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Conclusion; "And the said commons, by protestation, saving to themselves the liberty of -exhibiting, at any time hereafter, any other Accusation or Impeachment against the said duke, and also of replying to the Answers that the said duke shall make unto the said Articles or to any of them, and of offering furthnr proof also of the premisses, or of any of them, as the case shall (according to the course of parliament) require, do pray, that the said duke may be put to answer all and every the premisses; and that such proceeding, examination, tryal and judgment, may be upon every of ihem had and used, as is agieeahle to law and justice."

The Duke of Tuckinpham charges sir D. Dig^s Kith tiestimable Words at tfieforepoi.'g Coiyerencr.'] After the Report of the duke's Charge was made to the lords, his grace rose up and alfirrned to the house, "That some words were spoken at the late conference by sir Dudley Dugs, which so far trenched on the king's honour, that they were interpreted treasonable^! And that, had he not been restrained by the order of the house, he would have reprehended linn for them. lie, therefore, earnestly desired, because that divers constructions had been made of those words and variously reported, that the eight lords w ould he pleased 10 produce their notes taken at the said conference."—This motion occasioned a long debate, the house being often put into n committee and resumed again, till, nt last, 39 lay-lords and 0 bishops, though there was no order for it, made a voluntary protestation, upon their honours, "That the said sir Dudley Diggs did not speak any thing at the said conference, which did or might trench upon ihe king's honour; and, if he had, they would presently have reprehended him for it."—Thcioid president, the earl of Mam liestcr, affirmed, That he had reported the words in the same sense they were delivered unto him by the party himself; and, though the dislocation of them required to be explained, yet he agreed w ith the rest of the lords for the party's good meaning, and made the same protestation. Some other lords affirmed, 'J hey did not hear them at all; others said, They would make no protestation until they were commanded by order; and only one, the carl of Holland, thought the words w ere lit to be explained and the party questioned about them.— This is ali that is said, in the Lords Journals, relating to sir Dudley Diggs's Case; for sir John Elliot's did not rome before them. We snail now return to the Proceedings of the Commons, and learn how this business went ou there. ■ •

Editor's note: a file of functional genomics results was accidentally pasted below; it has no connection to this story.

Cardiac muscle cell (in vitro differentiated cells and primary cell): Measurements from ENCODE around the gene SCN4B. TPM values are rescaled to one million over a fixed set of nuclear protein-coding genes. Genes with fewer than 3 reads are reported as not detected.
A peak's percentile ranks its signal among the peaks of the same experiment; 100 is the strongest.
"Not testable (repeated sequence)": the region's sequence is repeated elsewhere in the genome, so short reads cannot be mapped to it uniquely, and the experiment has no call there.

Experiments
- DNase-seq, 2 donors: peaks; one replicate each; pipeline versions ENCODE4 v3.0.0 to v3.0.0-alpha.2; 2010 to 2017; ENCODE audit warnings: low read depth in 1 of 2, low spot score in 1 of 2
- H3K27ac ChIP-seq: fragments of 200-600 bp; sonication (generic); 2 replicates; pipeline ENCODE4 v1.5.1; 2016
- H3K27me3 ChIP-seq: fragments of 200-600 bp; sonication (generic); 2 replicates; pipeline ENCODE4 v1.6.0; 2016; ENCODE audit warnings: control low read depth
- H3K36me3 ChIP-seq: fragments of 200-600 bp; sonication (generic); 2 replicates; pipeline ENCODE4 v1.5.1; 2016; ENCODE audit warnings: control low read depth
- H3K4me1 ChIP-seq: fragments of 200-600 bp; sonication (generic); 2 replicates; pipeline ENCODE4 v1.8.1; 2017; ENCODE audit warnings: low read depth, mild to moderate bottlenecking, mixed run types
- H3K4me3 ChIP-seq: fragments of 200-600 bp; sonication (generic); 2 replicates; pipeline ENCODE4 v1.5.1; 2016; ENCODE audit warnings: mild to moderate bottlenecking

Thr Commons resent the Imprisonment of Sir J). Difigs, and Sir J. FMiotA The commons highly resented the imprisonment of their two members; and, May r.'th, actually resolved, "Noi to do any more business ti:( they were lighted in their Priviitgcs." Sir Dudley Carl

ton, vico-cLamberlaH) of the houshold, observing a sullen silence, as he termed it, in die house, began a speech in order to bring them to better temper. The heads, oi this speech are entered in the Commons Journals of this day. Mr. Rushvvorlh hall) given it at length, in these words.

Sir Dudley Curlton's Speech on that Occasion.] "I iind, by a great silence in this house, that it isn lit time to be heard, if you please to give me the patience. I may very fitly compare the heaviness of this house unto seme of my misfortunes by sea in my travels: For as we were, hound onto Marseilles, by oversight of tlie mariners we mistook our count, and by ill fortune met with a sand: That was no sonatr overpast, but we fell on another; and having escaped this likewise, we met with a third, and in that we stuck last. All of tlx' passengers being much dismayed by this disaster, as now we arc here in this house, for the loss of those two members; at hist an old experienced mariner, upon consultation, affirmed, That the speediest way to come out from the sands, was to know how we came there: So, w ell looking and beholding the compass, he found by going in upon such a point we were brought into that strait; wherefore we must take a new point to rectify and bring us out of danger.—Thishousc of parliament may be compared to the ship; the sands Io our messages; and the commitment, to the sands that the ship did stick fast in; and lastly the compass, to the table where the hook of orders (hull lie. ''hen I beseech you Ictus look into the book where the orders are, w hethrr the gentlemen did go no further tlr.m the order did warrant them. If they did not, it is fit that we should defend them whom we employed in our behes.'.- ■ But if they have exceeded their commission, and deiivc red that which they hud not warrant for, it is just th.it we let them suifer for this presumption; this our course will